Monday, September 7, 2009

Knowledge Translation 1.0 (the work of William James)

Ever wonder what you audience is up to? William James writes (in 1892)

We have thus fields of consciousness,—that is the first general fact; and the second general fact is that the concrete fields are always complex. They contain sensations of our bodies and of the objects around us, memories of past experiences and thoughts of distant things, feelings of satisfaction and dissatisfaction, desires and aversions, and other emotional conditions, together with determinations of the will, in every variety of permutation and combination.

In most of our concrete states of consciousness all these different classes of ingredients are found simultaneously present to some degree, though the relative proportion they bear to one another is very shifting. One state will seem to be composed of hardly anything but sensations, another of hardly anything but memories, etc. But around the sensation, if one consider carefully, there will always be some fringe of thought or will, and around the memory some margin or penumbra of emotion or sensation.

In most of our fields of consciousness there is a core of sensation that is very pronounced. You, for example, now, although you are also thinking and feeling, are getting through your eyes sensations of my face and figure, and through your ears sensations of my voice. The sensations are the centre or focus, the thoughts and feelings the margin, of your actually present conscious field.

On the other hand, some object of thought, some distant image, may have become the focus of your mental attention even while I am speaking,—your mind, in short, may have wandered from the lecture; and, in that case, the sensations of my face and voice, although not absolutely vanishing from your conscious field, may have taken up there a very faint and marginal place.

Again, to take another sort of variation, some feeling connected with your own body may have passed from a marginal to a focal place, even while I speak.

LHIN investing in wait time reduction strategies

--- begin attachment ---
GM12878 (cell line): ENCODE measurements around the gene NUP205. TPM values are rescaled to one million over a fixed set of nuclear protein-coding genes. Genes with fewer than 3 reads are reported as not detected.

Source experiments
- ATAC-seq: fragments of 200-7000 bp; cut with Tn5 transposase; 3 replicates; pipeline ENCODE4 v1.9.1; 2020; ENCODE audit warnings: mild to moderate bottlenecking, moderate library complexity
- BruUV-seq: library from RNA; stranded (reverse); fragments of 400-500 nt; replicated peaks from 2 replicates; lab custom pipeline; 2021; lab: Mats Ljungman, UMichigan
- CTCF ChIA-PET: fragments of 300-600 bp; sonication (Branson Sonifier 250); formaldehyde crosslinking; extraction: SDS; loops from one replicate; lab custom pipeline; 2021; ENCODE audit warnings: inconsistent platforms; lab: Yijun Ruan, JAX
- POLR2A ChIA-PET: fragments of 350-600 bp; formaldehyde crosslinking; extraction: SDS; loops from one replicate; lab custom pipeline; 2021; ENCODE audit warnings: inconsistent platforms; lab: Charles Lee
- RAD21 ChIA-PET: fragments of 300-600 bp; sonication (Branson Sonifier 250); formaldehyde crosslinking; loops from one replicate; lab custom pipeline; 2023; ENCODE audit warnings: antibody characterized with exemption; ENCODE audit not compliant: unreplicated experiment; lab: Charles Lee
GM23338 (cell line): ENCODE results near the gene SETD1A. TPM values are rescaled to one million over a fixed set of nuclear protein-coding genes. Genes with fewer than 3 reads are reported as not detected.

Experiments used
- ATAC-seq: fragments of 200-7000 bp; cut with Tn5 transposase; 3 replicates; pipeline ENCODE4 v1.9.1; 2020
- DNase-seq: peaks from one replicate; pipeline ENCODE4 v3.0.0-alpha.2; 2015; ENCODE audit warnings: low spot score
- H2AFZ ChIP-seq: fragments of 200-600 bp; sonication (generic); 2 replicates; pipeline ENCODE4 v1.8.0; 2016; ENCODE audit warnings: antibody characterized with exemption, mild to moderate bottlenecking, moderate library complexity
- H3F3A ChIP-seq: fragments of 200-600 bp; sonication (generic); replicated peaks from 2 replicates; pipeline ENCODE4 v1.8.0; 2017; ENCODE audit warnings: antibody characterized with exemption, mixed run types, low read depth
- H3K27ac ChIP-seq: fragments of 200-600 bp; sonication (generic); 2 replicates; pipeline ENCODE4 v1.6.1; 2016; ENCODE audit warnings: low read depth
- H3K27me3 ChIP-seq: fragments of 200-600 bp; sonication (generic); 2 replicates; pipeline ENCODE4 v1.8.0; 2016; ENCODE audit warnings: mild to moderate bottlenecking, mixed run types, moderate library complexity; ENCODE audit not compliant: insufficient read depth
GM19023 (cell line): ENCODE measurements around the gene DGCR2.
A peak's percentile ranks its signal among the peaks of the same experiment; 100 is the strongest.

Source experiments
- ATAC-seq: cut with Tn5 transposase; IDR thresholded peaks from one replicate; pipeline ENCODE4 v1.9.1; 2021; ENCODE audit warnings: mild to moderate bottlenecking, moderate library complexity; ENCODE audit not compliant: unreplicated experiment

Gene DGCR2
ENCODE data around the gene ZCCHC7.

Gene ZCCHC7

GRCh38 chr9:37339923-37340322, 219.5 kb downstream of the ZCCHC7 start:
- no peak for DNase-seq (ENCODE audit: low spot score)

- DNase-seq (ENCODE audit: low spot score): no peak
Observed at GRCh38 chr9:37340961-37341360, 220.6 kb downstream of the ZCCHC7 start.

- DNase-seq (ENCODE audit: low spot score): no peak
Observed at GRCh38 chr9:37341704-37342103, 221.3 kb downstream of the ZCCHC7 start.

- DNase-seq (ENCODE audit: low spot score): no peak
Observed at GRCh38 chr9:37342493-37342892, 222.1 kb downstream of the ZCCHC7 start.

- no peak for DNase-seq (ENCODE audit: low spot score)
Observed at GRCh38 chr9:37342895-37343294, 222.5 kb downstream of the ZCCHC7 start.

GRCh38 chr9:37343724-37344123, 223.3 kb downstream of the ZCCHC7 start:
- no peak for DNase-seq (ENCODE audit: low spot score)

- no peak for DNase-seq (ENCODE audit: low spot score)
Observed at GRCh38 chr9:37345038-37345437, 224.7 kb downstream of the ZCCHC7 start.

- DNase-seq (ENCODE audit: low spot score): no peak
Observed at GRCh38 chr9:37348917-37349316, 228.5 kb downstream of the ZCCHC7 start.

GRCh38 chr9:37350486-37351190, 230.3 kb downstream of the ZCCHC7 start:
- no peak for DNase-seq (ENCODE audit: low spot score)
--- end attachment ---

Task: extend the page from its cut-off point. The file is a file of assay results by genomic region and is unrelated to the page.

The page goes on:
Three London health care institutions are in line for significant funding to help reduce wait times and to start new programs and carry on with initiatives that have already proved successful.

That was the word from three London MPPs, Deb Matthews, Chris Bentley and Khalil Ramal, as well as representatives from the South West Local Health Integration Network (LHIN), Friday (Sept. 4).

"Our government is investing in community-based services to improve healthcare." said Ramal MPP, London-Fanshawe.

"The 18 initiatives that are receiving funding through the South West LHIN prove that partnerships and innovative initiatives are making a difference in freeing up emergency room beds and allowing seniors and other patients to stay in their homes," he said.

In total, Ontario is providing funding of $2.4 million to the Southwest region as part of its Urgent Priorities and Aging at Home initiatives. The funding includes:

*$310,517 to London Health Sciences Centre for three programs that will improve cancer surgery wait times, improve outcomes for hip and knee care and help long-term ventilation patients get back to their home communities.

*$950,161 to the Southwest Community Care Access Centre (CCAC) for a number of programs including enhanced overnight supports for medically fragile children and improvements to wound care management.

*$857,931 to St. Joseph's Health Care to extend the operation of its Transitional Care Unit Parkwood Hospital until October 2010 when more long term care beds will become operational.

"The transitional care unit is a more appropriate place for patients who no longer need acute care," said Elaine Gibson, vice president complex, specialty aging and rehabilitative care at St. Joseph's Health Care, London.

"It provides restorative care to help patients maximize their potential to be cared for in their own homes with support from the South West Community Care Access Centre, or in long-term care homes or supportive housing," she said.